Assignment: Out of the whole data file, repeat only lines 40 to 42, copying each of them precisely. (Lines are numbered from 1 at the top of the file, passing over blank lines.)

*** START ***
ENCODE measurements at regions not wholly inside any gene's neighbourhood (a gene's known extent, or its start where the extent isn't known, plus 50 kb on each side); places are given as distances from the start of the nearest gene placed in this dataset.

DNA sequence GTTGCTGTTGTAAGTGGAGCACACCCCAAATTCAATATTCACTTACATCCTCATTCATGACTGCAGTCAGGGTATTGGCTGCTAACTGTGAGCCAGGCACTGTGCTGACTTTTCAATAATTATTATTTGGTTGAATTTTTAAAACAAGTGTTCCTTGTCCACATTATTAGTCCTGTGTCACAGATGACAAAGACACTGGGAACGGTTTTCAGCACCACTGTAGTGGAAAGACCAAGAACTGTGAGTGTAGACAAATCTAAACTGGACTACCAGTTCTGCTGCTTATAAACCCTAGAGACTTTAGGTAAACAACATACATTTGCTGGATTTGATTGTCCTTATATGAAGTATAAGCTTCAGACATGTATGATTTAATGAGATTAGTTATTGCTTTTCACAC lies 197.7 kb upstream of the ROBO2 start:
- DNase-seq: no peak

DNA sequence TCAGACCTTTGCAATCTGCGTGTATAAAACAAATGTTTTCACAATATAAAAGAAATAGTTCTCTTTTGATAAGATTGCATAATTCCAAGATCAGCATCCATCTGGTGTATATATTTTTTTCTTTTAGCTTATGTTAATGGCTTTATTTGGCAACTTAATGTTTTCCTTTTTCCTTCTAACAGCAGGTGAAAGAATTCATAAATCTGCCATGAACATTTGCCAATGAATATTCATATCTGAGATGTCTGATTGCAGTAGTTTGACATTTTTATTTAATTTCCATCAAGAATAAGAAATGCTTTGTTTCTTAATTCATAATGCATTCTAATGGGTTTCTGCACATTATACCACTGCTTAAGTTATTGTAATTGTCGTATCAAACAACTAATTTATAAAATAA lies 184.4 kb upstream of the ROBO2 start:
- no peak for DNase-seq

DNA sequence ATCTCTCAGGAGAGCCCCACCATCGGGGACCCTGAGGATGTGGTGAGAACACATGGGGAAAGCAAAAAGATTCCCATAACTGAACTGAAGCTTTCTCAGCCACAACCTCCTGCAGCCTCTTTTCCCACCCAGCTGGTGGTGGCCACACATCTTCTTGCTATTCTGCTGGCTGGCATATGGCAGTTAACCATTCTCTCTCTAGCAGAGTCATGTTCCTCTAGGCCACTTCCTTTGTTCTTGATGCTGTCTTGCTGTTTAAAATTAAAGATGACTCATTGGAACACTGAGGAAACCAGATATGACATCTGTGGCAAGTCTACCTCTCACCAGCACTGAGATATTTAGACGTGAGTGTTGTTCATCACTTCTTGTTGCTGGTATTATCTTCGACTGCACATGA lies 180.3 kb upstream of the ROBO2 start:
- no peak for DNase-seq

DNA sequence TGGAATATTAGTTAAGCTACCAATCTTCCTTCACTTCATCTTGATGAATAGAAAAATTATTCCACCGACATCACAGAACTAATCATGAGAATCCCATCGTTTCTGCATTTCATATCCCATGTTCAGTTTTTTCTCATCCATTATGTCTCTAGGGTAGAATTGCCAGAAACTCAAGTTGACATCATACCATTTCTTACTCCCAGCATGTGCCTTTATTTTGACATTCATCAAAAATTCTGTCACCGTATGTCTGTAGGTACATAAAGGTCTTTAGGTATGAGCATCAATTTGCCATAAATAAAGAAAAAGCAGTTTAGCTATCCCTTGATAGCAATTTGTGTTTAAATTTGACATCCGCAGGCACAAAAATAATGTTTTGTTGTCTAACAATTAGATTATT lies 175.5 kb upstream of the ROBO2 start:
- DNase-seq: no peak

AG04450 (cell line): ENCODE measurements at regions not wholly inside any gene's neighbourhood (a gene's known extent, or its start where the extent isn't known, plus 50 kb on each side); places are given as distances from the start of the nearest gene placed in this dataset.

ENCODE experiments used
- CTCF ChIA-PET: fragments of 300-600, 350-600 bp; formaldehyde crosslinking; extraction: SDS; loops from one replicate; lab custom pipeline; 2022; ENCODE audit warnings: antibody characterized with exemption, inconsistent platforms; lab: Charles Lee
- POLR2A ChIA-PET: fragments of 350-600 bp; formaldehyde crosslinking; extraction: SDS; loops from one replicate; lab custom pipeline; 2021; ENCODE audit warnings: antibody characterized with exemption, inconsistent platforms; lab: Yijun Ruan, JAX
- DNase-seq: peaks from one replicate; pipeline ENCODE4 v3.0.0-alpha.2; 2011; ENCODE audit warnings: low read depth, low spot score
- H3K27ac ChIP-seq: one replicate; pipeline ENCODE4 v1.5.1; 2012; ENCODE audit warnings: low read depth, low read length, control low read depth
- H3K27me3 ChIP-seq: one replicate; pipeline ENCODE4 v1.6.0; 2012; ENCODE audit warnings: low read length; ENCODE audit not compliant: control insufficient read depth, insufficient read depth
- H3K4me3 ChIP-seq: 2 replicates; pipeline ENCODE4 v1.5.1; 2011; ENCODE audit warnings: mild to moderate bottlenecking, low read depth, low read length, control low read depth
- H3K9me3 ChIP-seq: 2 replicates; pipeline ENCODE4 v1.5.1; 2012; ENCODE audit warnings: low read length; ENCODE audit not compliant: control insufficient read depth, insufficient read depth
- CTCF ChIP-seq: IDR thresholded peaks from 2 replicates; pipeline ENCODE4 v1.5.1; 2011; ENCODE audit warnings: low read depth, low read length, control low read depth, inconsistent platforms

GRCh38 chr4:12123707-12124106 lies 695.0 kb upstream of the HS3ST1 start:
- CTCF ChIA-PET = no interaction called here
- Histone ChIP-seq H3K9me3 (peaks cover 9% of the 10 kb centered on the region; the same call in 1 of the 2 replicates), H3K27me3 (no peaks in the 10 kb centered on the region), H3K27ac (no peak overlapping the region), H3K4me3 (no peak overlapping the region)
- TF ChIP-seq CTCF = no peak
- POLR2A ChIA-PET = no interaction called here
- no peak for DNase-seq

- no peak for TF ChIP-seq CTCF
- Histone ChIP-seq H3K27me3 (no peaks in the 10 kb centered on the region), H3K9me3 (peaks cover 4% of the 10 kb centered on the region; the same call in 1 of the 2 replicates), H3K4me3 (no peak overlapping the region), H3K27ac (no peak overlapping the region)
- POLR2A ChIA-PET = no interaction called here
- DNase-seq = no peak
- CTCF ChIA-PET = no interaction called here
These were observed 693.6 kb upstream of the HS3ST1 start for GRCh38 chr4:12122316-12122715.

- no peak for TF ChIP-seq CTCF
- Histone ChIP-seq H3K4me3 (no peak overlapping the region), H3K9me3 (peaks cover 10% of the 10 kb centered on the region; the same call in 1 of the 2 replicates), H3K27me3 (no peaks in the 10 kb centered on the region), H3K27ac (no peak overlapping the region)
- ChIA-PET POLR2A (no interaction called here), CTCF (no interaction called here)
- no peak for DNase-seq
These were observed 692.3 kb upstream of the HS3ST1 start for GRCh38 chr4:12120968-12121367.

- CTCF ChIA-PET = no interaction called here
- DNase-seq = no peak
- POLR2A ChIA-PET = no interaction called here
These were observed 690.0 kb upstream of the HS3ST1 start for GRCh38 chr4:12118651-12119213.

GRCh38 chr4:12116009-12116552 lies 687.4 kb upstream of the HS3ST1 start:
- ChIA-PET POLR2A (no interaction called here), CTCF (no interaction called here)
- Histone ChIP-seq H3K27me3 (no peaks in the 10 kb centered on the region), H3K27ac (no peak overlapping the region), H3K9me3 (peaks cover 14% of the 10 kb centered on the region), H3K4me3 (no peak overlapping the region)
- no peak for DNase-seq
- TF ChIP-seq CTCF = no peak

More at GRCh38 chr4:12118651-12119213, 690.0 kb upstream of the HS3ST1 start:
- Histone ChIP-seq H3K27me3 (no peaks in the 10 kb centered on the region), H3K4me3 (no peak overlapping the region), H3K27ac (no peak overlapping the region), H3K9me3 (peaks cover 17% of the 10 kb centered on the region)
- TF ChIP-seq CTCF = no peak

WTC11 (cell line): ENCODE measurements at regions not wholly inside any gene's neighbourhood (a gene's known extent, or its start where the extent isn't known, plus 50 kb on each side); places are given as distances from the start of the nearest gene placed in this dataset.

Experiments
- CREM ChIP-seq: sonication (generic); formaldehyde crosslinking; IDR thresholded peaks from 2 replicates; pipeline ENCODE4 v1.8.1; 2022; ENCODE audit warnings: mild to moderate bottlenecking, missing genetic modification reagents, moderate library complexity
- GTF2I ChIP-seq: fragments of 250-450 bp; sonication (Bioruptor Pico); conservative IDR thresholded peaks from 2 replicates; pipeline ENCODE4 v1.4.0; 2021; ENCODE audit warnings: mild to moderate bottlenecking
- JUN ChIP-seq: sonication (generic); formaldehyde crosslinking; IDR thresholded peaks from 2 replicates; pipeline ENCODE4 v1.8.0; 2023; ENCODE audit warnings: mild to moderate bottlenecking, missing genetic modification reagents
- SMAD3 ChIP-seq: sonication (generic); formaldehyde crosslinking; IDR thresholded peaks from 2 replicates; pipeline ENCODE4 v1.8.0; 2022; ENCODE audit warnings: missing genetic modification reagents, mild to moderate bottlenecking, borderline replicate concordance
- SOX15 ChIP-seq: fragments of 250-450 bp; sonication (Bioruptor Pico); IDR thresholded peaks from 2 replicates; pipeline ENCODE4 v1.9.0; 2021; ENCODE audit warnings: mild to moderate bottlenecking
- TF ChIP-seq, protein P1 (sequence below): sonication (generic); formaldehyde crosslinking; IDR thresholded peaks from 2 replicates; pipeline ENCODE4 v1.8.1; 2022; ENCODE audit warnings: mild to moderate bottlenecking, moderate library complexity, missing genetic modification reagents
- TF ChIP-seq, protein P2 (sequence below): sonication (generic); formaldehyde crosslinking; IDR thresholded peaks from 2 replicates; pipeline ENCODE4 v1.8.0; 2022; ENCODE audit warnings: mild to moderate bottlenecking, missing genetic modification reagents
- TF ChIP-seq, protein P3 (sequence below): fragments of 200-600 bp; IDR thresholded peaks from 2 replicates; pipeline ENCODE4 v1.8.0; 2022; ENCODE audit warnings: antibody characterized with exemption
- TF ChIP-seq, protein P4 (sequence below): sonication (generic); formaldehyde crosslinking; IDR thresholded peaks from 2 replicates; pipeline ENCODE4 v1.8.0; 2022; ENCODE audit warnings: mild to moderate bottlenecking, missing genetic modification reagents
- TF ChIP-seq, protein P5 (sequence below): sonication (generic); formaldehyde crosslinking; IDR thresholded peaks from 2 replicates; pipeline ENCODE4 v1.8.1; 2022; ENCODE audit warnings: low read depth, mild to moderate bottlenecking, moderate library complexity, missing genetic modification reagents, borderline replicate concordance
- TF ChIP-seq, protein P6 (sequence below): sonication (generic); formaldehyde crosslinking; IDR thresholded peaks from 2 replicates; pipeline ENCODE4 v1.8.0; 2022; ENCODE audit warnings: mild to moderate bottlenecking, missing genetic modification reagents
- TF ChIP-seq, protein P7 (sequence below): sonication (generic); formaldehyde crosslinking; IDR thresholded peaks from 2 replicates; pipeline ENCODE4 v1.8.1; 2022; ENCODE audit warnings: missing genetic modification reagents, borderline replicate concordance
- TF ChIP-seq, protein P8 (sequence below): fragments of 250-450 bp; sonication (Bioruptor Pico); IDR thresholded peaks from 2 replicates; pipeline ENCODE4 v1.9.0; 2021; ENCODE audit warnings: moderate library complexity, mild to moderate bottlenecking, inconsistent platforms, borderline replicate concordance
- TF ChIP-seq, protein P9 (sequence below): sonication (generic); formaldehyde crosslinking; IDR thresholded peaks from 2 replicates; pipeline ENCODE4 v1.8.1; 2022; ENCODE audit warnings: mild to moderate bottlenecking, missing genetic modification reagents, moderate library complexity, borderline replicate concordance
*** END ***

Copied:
These were observed 690.0 kb upstream of the HS3ST1 start for GRCh38 chr4:12118651-12119213.

GRCh38 chr4:12116009-12116552 lies 687.4 kb upstream of the HS3ST1 start:
- ChIA-PET POLR2A (no interaction called here), CTCF (no interaction called here)